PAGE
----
Even the U.S. Supreme Court has jumped into the fray and helped to pave the way for more effective action against the senders of bad demand letters. In April 2014, the Court issued a ruling in the closely-watched Octane Fitness case that significantly expanded the grounds under which defendants may collect attorney’s fees from abusive patent litigants.
The effect was felt almost immediately. One month and two days after the Supreme Court ruled in Octane Fitness, Judge Denise Cote of the Southern District of New York awarded attorney’s fees to a startup company called FindTheBest.com after it was victorious in a patent suit filed by a patent troll that had demanded a $50,000 “license fee” from the startup. The judge also ruled the troll’s ridiculously vague patent invalid, thereby making it impossible for the troll to extort other businesses — with that patent, at least.
Although this ruling is significant and likely presages more such victories against patent extortionists, it should be noted that many small businesses don’t have the funds required to go to trial rather than surrender. Octane Fitness, based in Minnesota, is seeking reimbursement for $1.8 million in attorneys’ fees, while FindTheBest spent close to $200,000 to win its case — four times the amount they could have settled for. Although they will now recoup those fees, many other small firms are simply not in a financial position to follow their example.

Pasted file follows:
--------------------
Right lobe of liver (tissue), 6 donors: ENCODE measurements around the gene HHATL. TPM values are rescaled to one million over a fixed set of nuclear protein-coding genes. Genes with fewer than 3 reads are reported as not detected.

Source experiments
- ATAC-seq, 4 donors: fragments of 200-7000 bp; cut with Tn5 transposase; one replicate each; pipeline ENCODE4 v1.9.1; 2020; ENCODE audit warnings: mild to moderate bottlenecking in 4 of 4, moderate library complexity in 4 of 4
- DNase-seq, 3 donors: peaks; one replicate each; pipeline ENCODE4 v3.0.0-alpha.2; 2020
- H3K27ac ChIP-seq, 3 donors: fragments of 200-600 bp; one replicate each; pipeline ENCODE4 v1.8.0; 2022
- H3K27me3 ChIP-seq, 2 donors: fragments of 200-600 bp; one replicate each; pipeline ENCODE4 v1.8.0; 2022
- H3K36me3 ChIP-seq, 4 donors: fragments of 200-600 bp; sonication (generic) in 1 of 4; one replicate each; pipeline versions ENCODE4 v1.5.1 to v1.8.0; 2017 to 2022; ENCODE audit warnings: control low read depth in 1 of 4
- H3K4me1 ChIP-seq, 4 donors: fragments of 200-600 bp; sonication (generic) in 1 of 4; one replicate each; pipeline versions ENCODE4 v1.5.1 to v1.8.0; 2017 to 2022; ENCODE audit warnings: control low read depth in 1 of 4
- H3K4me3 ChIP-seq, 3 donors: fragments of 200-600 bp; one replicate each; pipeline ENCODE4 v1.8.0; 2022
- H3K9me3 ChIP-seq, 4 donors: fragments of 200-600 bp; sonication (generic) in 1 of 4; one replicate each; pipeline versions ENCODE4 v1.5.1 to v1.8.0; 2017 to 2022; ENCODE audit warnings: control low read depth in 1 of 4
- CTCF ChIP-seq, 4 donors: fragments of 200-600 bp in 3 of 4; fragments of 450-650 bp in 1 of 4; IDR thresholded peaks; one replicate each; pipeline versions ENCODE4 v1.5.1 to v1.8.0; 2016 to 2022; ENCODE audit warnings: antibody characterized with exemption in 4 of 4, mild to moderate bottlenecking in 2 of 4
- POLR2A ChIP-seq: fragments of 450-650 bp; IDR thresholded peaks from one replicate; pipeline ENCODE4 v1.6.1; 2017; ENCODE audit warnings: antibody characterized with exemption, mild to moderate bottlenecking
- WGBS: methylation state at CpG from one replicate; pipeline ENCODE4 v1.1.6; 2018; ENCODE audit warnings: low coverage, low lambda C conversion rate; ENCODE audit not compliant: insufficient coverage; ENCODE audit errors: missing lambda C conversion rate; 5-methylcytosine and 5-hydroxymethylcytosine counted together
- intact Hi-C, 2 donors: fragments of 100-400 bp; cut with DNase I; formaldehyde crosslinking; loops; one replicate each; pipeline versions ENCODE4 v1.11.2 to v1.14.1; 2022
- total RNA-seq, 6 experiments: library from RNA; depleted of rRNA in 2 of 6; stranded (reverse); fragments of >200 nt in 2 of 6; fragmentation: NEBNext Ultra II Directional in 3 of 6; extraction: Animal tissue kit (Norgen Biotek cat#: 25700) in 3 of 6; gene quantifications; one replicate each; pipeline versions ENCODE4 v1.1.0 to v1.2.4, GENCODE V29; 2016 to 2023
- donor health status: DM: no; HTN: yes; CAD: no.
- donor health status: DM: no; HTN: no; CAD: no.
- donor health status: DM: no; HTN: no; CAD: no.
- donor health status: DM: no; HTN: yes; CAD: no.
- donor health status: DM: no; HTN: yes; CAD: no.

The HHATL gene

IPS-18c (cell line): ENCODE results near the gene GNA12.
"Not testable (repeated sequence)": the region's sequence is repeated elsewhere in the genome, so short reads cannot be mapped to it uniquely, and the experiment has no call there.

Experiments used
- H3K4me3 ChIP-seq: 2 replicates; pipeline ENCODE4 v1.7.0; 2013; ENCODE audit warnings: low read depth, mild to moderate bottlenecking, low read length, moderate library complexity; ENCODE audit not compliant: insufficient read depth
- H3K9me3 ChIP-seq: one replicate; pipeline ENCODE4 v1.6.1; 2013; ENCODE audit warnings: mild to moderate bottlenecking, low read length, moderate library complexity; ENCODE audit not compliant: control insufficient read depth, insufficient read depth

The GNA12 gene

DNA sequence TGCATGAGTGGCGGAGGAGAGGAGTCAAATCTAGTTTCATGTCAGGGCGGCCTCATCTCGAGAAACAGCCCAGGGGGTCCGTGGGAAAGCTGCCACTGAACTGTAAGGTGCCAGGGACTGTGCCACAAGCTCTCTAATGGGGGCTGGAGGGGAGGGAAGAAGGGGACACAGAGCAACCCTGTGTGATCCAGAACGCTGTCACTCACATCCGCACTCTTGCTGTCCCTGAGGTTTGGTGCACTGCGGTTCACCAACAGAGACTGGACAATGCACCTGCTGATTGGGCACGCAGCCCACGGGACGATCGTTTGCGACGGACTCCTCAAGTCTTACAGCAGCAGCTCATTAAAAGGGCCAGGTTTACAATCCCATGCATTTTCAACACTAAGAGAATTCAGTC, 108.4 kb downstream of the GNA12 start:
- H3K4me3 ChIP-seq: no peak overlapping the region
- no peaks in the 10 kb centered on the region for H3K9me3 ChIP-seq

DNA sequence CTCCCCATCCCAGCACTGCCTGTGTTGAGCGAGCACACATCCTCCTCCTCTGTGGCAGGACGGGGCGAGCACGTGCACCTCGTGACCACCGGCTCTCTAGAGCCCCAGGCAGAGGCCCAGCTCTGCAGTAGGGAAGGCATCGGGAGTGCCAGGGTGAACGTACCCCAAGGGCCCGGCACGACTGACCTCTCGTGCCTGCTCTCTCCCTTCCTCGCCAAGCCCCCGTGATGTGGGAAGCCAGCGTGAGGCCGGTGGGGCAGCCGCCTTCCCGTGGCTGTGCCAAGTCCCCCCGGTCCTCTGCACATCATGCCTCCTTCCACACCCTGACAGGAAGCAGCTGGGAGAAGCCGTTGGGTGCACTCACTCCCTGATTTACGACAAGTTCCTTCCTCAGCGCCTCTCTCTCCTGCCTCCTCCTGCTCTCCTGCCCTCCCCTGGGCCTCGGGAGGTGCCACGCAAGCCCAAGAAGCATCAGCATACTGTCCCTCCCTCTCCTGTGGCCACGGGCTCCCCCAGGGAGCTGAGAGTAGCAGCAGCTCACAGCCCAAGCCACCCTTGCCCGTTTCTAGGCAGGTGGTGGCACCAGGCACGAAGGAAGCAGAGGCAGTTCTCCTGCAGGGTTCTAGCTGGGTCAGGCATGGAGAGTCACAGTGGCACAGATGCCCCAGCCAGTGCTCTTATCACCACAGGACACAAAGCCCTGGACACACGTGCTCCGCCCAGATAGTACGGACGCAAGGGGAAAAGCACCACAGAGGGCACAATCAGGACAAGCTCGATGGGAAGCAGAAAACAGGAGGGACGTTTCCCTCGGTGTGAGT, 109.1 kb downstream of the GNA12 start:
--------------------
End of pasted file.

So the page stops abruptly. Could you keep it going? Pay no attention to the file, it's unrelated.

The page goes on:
The breadth of anti-troll sentiment and activity is breathtaking in scope. From Montpelier, Vermont to Washington, D.C. — and from the corridors of our regulatory agencies to the chambers of the U.S. Supreme Court — a clarion call is being heard to stop these extortionist demand letters now! Only an intense popular rage at the patent trolls who corrupt America’s venerable and vital patent system could possibly account for such a strong and united effort.
AN EMOTIONAL RESPONSE
That rage is felt every day, of course, by the individual owners of thousands upon thousands of small business victims. Take Chris Hulls, the CEO of family social network Life360. When he received a demand letter, he overruled his company’s attorneys and sent a rather more personal response to the patent troll.
“Dear Piece of Sh*t,” he wrote. “We are currently in the process of retaining counsel and investigating this matter. As a result, we will not be able to meet your Friday deadline.”
Hulls closed his letter thusly: “I will pray tonight that karma is real, and that you are its worthy recipient.”
While Hulls’ anger is certainly understandable, your own mileage may vary should you adopt a similarly aggressive approach. In Hull’s case, the patent troll immediately filed suit in a Florida district court.